Studies demonstrate that adaptogenic plants are especially good at stimulating the body's own natural immune functions. For example, they have been shown to increase CD4 counts, interferon production, macrophage activity, and natural killer cell action. Adaptogens are often combined for a more potent synergistic effect. An example is astragalus and legustrum; the combination is more effective than either plant used alone.8
Astragalus membranaceous root has a centuries-long history of use, in China. Today, we know that this herb is able to foster normal immune response in cancer and AIDS patients, to correct T-cell deficiency, and to promote antiviral action.9-11 Combined with legustrum, it is available in extract and capsule form. These two herbs can also be bought whole, then crushed, and then simmered in a small amount of water for several hours. The Chinese prepare herbs in this way and consume them daily.
Often used in conjunction with astragalus and legustrum is the ganoderma, or reishi mushroom. This is a general energy stimulant, as well as a cancer-fighter. Reishi mushroom has long been used in the Orient to help those recovering from chronic illness, especially general weakness.
Another valuable adaptogen originally used by the Chinese is ginseng. Siberian ginseng has been shown to protect the body against environmental pollution and radiation, regulate blood sugar levels, protect the liver, and improve adrenal function, among other benefits.8 Both the Siberian and panax varieties stabilize energy levels by heightening vitality during the day and promoting relaxation at night. Furthermore, ginseng strengthens the immune system by increasing the quantity and performance of disease-fighting cells. The recommended dosage of Siberian ginseng is 200-300 mg/day, while the suggested dosage of panax is slightly less. Ginseng can be consumed either as a tea or as an extract.
Basil is another adaptogen, one shown to increase physical endurance and body resistance. Considered a sacred plant in India, it has traditionally been used as an expectorant, diaphoretic, antiemetic, antiseptic, and analgesic. This tonic herb also has antiparasitic action.
Tulip poplar bark, which Western cultures have borrowed from traditional Native American medicine, is yet another energy stimulant.
Garlic is an immunosupportive substance useful in combating infectious organisms by aiding the body's natural killer cells. It's been proven effective against herpes and candida, and also has antitumor and antiparasitic properties,12 and has the advantages of being easy to absorb through the gastrointestinal system and being of low toxicity. When garlic is taken in tablet form, two capsules should be consumed with every meal.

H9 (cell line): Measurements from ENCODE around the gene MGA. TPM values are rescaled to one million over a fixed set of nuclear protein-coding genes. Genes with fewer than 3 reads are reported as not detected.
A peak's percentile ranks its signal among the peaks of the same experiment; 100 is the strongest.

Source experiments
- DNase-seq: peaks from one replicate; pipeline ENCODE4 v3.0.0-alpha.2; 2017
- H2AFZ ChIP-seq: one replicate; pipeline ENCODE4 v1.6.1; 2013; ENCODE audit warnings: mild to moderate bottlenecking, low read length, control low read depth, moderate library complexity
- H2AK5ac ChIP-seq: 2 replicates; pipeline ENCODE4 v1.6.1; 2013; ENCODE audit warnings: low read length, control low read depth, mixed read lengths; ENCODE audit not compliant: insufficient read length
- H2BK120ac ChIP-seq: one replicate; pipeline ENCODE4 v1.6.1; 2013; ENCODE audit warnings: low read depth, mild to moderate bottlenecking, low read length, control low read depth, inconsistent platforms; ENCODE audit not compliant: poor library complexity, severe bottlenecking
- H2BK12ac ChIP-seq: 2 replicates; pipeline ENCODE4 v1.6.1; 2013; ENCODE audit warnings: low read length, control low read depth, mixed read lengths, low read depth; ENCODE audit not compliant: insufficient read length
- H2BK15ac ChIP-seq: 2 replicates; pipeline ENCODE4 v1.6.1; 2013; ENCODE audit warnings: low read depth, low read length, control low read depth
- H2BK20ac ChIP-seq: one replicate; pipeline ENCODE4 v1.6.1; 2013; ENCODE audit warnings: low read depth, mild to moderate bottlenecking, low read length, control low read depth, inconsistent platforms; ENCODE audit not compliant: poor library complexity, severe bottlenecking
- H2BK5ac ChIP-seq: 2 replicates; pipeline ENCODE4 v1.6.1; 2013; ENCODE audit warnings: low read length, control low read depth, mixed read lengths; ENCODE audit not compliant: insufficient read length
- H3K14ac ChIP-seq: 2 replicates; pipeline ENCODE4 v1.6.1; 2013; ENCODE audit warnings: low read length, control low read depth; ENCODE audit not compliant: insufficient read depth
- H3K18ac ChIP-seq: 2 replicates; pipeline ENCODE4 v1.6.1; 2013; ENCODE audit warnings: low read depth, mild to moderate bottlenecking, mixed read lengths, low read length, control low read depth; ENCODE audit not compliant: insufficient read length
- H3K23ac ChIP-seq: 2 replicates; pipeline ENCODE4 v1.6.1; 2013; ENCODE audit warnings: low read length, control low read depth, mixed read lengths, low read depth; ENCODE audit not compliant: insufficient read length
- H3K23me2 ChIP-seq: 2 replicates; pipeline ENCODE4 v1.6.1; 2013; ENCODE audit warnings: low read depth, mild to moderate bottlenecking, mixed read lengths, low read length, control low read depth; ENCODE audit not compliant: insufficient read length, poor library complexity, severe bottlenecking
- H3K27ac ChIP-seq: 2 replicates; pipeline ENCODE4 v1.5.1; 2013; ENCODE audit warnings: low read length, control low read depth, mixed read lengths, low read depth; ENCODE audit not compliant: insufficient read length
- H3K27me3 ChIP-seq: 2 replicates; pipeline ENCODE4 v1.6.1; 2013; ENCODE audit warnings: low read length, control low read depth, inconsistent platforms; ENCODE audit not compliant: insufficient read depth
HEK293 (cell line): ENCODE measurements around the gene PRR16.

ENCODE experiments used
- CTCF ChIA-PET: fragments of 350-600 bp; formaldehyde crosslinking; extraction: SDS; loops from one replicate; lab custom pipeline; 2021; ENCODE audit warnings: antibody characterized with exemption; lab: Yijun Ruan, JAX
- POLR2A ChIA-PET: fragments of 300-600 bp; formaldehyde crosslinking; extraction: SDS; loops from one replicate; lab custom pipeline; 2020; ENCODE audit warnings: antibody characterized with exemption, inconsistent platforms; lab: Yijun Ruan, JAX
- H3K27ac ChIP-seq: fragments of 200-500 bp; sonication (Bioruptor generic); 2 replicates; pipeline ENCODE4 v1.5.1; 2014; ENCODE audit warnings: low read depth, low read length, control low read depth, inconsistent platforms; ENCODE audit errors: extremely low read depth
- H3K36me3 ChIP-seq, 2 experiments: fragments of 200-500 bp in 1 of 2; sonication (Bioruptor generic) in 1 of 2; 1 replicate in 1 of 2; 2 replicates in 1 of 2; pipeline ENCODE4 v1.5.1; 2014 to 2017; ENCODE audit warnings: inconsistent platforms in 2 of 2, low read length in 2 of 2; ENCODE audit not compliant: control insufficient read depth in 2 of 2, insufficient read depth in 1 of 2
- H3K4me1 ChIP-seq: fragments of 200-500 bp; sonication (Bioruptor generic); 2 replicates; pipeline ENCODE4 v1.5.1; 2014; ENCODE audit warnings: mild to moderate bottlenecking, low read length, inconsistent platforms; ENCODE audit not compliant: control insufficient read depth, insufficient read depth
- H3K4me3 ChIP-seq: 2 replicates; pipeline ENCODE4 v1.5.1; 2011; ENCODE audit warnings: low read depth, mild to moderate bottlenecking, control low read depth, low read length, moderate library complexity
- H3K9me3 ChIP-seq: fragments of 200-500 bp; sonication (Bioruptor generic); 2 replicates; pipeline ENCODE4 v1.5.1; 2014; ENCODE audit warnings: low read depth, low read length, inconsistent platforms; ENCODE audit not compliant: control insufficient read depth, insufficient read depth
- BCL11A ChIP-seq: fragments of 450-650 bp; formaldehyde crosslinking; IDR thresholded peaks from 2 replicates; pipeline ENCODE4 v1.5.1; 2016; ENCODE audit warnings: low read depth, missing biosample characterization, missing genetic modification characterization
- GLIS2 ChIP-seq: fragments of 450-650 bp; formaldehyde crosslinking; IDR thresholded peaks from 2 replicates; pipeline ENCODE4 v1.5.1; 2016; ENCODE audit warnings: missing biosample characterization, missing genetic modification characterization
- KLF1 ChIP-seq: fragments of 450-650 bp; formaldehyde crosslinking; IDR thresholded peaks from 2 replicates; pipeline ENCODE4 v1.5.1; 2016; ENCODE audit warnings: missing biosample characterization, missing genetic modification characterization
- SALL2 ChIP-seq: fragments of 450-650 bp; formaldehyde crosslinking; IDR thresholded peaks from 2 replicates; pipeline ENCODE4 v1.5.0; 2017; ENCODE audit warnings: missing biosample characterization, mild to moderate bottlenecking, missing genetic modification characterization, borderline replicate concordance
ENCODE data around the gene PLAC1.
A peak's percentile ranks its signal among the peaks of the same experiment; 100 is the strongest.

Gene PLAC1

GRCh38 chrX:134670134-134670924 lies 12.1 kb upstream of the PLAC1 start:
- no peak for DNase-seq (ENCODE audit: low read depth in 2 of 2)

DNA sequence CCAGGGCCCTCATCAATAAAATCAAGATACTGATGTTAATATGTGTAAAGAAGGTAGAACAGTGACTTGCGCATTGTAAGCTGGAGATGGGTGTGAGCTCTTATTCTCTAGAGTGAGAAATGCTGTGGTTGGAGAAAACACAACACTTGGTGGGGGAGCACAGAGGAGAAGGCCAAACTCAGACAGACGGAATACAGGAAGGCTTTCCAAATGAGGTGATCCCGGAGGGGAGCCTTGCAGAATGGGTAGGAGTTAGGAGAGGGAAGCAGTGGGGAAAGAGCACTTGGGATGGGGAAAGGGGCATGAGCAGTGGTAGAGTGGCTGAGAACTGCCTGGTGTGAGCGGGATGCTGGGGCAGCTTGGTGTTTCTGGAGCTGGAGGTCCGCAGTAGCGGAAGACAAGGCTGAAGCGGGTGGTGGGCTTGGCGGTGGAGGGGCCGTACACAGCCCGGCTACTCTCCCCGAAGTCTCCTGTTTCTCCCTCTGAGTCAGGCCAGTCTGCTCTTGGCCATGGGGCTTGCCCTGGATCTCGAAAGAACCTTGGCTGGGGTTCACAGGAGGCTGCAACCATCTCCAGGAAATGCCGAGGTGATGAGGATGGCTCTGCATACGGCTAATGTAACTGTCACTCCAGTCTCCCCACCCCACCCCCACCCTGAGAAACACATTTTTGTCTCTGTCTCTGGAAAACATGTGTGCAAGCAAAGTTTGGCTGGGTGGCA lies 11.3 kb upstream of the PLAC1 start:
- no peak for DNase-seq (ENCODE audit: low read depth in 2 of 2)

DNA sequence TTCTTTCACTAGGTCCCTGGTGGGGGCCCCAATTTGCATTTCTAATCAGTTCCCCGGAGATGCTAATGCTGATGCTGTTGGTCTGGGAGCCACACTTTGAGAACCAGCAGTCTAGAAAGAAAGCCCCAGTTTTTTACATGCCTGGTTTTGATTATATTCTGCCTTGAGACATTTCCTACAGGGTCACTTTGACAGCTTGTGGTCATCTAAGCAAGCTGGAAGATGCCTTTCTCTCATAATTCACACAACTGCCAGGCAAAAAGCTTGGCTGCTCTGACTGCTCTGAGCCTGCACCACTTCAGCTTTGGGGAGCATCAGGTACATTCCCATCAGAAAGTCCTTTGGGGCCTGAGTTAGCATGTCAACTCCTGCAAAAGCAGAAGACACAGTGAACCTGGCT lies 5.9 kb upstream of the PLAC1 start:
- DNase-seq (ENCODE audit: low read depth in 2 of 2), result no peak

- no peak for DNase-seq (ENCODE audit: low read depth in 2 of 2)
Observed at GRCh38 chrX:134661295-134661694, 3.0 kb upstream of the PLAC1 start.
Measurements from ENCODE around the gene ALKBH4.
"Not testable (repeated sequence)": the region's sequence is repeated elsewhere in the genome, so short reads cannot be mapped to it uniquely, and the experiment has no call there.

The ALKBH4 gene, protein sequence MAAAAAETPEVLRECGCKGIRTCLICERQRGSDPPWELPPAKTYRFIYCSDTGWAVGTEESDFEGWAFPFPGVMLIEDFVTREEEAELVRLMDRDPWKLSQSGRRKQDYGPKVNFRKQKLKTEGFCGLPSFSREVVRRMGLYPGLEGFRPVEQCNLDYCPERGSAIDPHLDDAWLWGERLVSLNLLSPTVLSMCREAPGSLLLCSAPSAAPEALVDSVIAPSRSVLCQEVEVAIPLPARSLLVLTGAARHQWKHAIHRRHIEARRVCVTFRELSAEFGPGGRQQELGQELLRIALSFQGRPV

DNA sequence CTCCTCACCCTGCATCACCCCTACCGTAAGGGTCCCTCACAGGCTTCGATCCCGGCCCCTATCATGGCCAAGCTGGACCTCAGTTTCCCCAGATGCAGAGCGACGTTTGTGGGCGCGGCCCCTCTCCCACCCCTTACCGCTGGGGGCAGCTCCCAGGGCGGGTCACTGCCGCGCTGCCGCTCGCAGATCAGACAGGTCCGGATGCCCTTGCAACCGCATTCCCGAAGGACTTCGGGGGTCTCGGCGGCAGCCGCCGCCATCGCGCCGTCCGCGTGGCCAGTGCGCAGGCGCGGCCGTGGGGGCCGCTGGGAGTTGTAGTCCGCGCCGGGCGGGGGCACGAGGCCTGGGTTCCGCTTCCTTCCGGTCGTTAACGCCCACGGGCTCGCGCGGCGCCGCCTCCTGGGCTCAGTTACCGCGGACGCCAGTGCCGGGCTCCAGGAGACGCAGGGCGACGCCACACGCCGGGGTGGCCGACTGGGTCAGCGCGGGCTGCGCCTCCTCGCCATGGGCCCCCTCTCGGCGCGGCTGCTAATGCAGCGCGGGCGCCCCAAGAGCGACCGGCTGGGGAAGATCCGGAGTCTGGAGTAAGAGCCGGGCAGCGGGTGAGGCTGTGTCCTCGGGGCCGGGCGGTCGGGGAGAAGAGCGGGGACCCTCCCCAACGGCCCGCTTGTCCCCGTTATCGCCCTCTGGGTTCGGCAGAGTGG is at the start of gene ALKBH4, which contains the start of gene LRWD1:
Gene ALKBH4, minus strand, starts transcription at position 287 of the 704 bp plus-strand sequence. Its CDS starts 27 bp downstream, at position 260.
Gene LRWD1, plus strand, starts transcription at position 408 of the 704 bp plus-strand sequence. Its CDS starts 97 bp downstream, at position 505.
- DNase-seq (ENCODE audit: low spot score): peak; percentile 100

Fresh oats (not to be confused with rolled or Quaker oats) are a nervous system rejuvenator used in the treatment of chronic fatigue. This herb is of particular value in lessening nicotine, caffeine, and recreational drug withdrawal symptoms.
Another recommended herb is licorice root, which aids in arousing adrenal energy and has powerful antiviral qualities. Licorice root, or glycyrrhizin, is effective against herpes and other viruses, including HIV,13 and is a good detoxifier.
A fungus commonly used by Asians, poria cocos, is used to purify the blood and can aid in increasing stamina. Usnea and lomacium have antiviral characteristics and have also demonstrated their ability to quell chronic fatigue.
Finally, stinging nettle and common burdock root have proven useful in fortifying the immune system. Burdock, a close relative of echinacea, dandelion and feverfew, has chemical constituents proven to be antibacterial, antifungal, and protective against tumors.14
Sample Program Specific protocols are of course tailored to the individual patient, with consideration given to the symptoms being manifested and the toxic factors to which the person was exposed. Following is an example of one program that has been successfully used under the supervision of a physician:
1. Discussion - Lifestyle changes:
* No smoking, drug use, caffeine, or alcohol
* Plant-food-centered diet
2. Intravenous therapy (infused 2-3 hours, 1-2 times weekly):
* Vitamin C-15-30 g
* B complex
* Glutathione or precursor N-Acetyl Cysteine
3. Intramuscular therapy (1x week):
* Gamma globulin
* Iron/B12 injection
* Magnesium sulfate
4. Oral nutrients:
- Multivitamin (B complex, A, beta carotene) 4x daily
- Buffered vitamin C 3x daily (10-15 g)
- Digestive enzymes 1-3x daily
- NAC (precursor to glutathione) 1500 mg daily
- Garlic capsules 3x daily
* Herbs: St. John's Wort (Hypericum) 5 drops 2x daily
- Astragalus/ legustrum.
Gary Null, Ph.D. 139-141 Franklin Street New York, New York 10013 USA 212-334-0167 Fax 212-334-0813, reprinted (and cut/edited) from article on Townsend Letter for Doctors Physicians at http://tldp.com/ the best holistic magazine anywhere.